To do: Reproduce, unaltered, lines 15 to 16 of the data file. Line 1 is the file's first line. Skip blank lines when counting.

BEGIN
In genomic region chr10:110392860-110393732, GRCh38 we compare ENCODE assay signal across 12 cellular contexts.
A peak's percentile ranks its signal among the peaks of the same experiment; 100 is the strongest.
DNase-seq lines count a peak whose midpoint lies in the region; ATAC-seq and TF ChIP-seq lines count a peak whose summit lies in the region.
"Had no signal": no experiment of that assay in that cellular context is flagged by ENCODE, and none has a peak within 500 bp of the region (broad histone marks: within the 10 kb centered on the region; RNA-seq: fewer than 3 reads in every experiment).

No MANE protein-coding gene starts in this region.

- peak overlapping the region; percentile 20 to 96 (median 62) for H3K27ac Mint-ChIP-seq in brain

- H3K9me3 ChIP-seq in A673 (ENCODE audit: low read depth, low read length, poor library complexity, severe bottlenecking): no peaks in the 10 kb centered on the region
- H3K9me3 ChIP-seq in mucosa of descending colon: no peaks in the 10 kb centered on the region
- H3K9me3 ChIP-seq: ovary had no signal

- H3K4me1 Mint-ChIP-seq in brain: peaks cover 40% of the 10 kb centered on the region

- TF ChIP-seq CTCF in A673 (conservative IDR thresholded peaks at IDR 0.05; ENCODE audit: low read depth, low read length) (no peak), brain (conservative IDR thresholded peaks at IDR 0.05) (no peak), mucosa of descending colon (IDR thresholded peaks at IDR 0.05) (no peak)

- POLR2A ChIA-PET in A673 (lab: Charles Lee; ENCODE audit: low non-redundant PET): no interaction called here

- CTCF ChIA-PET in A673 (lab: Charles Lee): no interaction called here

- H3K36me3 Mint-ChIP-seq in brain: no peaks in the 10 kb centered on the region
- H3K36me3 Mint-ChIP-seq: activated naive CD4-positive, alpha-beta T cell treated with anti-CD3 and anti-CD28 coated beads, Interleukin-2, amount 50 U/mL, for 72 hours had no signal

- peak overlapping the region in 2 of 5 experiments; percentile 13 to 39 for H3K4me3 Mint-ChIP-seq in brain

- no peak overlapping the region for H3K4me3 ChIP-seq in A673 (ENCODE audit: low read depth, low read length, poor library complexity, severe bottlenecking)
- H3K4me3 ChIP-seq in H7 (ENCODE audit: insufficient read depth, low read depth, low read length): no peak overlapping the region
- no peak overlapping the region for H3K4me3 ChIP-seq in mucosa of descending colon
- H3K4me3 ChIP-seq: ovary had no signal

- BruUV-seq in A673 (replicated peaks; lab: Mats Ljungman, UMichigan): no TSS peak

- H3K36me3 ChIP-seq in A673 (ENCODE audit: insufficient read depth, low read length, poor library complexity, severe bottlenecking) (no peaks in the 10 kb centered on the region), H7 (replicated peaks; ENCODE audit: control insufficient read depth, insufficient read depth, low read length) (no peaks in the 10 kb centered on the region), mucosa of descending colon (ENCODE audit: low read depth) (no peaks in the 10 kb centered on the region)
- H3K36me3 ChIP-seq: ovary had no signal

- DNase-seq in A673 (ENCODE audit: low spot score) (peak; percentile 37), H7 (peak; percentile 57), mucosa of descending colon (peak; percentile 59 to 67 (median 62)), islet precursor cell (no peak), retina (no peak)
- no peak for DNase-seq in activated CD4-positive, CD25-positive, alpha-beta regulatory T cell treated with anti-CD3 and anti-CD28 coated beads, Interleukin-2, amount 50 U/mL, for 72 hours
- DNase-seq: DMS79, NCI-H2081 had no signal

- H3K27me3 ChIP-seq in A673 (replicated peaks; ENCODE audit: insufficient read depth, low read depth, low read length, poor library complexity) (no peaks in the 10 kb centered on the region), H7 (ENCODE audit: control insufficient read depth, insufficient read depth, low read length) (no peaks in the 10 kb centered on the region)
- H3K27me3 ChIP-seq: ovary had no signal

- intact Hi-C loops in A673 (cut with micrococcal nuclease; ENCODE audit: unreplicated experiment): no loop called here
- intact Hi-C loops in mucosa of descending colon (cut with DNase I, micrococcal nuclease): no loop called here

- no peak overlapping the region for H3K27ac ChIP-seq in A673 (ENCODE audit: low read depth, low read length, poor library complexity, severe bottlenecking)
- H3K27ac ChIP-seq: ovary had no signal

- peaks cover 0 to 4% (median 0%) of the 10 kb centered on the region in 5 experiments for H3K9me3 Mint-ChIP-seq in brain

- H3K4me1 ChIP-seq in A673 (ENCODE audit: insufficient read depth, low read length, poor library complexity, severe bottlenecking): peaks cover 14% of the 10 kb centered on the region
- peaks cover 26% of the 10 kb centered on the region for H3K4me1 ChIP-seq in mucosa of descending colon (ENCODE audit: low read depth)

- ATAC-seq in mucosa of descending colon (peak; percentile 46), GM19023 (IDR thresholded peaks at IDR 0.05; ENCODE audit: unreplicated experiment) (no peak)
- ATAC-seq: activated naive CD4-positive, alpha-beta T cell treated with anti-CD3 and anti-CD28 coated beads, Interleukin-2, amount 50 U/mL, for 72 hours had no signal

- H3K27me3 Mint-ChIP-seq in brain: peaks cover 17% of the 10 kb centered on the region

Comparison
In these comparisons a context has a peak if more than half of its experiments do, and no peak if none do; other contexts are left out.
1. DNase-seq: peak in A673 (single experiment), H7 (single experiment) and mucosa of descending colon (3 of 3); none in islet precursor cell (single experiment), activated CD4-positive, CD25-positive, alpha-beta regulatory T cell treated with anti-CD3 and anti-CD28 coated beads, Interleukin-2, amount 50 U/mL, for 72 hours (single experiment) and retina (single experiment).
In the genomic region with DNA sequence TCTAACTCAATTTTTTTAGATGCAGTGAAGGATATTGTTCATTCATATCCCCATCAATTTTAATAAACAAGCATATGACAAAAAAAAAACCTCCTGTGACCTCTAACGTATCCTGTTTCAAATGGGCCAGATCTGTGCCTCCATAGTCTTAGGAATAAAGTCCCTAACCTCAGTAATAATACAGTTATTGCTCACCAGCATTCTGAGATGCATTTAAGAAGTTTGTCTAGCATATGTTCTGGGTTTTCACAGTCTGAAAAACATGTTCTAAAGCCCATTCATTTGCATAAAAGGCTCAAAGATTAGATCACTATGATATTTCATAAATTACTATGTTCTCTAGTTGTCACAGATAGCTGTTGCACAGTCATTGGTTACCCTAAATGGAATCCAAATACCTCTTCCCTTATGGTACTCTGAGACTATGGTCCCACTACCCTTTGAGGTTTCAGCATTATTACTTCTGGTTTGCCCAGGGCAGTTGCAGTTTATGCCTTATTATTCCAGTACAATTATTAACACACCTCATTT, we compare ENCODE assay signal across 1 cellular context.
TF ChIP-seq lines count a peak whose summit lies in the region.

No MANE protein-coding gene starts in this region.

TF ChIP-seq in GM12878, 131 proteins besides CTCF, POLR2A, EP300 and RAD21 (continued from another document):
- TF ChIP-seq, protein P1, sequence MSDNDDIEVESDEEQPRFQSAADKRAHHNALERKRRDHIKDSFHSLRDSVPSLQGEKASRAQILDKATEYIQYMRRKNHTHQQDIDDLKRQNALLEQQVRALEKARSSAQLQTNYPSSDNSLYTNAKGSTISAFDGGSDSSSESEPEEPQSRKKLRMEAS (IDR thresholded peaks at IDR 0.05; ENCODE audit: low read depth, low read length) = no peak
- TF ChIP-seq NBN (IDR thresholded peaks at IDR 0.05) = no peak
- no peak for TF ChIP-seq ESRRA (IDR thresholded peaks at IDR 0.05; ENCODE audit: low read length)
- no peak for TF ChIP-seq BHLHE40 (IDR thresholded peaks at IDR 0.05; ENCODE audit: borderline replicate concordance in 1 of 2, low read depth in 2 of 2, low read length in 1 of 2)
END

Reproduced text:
- H3K36me3 Mint-ChIP-seq: activated naive CD4-positive, alpha-beta T cell treated with anti-CD3 and anti-CD28 coated beads, Interleukin-2, amount 50 U/mL, for 72 hours had no signal

- peak overlapping the region in 2 of 5 experiments; percentile 13 to 39 for H3K4me3 Mint-ChIP-seq in brain